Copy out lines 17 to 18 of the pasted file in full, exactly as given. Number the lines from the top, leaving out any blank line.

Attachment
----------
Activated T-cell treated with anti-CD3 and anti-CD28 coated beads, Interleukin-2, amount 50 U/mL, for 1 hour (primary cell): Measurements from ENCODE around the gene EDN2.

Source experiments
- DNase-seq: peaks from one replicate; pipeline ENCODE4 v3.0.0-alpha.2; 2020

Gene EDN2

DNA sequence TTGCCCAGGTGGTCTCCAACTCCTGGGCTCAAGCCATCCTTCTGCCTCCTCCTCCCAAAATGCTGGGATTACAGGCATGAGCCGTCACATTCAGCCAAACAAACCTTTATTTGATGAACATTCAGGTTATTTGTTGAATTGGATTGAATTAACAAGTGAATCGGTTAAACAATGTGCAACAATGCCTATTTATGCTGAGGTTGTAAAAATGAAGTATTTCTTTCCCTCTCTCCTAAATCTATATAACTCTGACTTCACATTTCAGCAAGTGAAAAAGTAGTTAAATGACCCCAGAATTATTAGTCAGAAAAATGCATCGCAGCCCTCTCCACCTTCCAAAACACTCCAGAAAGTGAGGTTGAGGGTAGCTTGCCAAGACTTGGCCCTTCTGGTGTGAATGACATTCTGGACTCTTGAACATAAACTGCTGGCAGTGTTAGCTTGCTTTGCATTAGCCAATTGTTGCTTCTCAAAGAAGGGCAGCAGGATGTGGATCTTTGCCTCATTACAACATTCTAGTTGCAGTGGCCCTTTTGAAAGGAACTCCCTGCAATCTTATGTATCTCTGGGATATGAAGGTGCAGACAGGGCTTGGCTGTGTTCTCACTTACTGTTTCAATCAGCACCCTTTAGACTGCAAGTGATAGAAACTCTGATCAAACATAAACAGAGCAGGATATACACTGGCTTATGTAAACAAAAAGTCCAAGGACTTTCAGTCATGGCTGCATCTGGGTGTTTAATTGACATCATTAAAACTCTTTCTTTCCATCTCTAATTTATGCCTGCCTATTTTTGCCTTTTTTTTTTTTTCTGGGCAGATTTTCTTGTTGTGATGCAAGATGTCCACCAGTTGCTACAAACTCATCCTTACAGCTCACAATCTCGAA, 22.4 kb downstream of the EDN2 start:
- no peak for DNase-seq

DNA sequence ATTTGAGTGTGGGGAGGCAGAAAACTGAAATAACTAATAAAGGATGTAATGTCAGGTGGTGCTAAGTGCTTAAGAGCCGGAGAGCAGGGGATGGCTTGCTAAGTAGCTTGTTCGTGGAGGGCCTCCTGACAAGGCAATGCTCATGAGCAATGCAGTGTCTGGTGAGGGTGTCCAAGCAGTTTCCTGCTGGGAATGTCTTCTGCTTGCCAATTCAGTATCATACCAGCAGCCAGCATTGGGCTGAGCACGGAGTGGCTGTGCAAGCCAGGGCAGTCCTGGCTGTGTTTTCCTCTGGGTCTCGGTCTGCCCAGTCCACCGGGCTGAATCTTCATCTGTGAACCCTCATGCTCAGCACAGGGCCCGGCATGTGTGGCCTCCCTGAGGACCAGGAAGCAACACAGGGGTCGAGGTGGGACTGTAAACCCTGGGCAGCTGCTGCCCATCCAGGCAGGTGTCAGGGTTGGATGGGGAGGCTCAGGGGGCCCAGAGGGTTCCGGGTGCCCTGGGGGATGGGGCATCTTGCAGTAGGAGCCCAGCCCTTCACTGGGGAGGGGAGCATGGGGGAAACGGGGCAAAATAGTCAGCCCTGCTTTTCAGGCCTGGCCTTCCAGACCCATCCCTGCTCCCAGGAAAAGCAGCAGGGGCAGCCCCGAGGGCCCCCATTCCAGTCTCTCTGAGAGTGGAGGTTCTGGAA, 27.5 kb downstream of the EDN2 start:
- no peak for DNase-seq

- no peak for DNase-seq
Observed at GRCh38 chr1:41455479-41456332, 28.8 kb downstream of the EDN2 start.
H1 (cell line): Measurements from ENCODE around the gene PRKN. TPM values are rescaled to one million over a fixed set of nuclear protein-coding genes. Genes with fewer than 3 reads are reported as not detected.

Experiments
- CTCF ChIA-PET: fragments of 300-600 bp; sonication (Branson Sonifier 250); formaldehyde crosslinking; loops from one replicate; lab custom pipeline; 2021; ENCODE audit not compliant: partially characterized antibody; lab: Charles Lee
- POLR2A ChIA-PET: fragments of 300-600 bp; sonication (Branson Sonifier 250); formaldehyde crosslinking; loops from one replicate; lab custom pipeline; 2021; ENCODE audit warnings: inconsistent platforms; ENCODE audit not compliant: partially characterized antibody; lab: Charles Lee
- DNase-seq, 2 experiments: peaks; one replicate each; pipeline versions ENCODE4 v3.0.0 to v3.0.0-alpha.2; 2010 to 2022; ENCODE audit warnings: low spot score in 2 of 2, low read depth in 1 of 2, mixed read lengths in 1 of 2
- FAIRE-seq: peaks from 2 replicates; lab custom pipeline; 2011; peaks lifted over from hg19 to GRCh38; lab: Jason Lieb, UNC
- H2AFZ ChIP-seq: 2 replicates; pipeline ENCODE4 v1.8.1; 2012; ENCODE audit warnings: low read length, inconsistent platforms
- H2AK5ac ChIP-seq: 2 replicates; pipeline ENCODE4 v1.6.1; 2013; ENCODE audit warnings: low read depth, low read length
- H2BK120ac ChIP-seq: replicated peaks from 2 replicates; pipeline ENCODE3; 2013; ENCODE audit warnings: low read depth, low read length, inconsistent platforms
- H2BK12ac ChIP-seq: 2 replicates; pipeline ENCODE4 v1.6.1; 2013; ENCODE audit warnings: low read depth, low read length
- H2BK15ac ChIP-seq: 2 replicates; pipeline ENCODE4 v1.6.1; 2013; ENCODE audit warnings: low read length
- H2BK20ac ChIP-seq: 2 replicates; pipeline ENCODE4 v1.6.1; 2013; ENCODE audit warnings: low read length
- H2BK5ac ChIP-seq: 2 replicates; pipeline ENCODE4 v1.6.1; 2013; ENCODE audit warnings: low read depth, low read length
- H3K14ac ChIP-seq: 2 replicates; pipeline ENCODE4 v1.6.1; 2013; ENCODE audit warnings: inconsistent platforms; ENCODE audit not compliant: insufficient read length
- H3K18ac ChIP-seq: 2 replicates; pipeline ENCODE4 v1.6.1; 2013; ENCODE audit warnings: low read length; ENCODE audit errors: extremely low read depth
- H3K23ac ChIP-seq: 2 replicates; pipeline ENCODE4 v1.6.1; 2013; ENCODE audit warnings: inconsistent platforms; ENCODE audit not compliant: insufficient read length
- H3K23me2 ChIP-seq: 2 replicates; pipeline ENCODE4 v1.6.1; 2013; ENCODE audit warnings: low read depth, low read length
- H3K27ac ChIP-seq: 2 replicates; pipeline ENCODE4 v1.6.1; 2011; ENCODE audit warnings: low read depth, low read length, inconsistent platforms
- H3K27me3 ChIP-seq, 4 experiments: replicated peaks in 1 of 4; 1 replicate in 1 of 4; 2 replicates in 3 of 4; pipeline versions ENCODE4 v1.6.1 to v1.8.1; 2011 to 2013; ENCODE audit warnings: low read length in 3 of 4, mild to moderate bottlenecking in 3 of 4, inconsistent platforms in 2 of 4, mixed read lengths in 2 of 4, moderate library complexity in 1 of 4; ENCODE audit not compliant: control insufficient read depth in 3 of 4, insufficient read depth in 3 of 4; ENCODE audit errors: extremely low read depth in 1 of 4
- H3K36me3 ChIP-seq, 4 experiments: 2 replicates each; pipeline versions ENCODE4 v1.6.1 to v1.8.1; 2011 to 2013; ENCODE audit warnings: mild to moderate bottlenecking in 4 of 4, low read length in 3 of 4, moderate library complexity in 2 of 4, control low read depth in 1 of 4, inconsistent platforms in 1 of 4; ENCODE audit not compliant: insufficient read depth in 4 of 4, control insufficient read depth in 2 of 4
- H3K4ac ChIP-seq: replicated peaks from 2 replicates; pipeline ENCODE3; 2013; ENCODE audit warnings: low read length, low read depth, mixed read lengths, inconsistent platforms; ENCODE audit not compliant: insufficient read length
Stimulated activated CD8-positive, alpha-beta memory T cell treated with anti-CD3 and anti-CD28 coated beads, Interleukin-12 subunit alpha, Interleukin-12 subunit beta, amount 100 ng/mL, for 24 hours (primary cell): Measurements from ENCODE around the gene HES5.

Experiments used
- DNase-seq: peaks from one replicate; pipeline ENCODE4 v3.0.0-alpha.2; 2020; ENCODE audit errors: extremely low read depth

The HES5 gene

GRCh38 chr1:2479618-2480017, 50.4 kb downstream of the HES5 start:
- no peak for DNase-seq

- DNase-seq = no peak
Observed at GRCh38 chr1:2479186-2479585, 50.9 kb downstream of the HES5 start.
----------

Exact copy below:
- H2AFZ ChIP-seq: 2 replicates; pipeline ENCODE4 v1.8.1; 2012; ENCODE audit warnings: low read length, inconsistent platforms
- H2AK5ac ChIP-seq: 2 replicates; pipeline ENCODE4 v1.6.1; 2013; ENCODE audit warnings: low read depth, low read length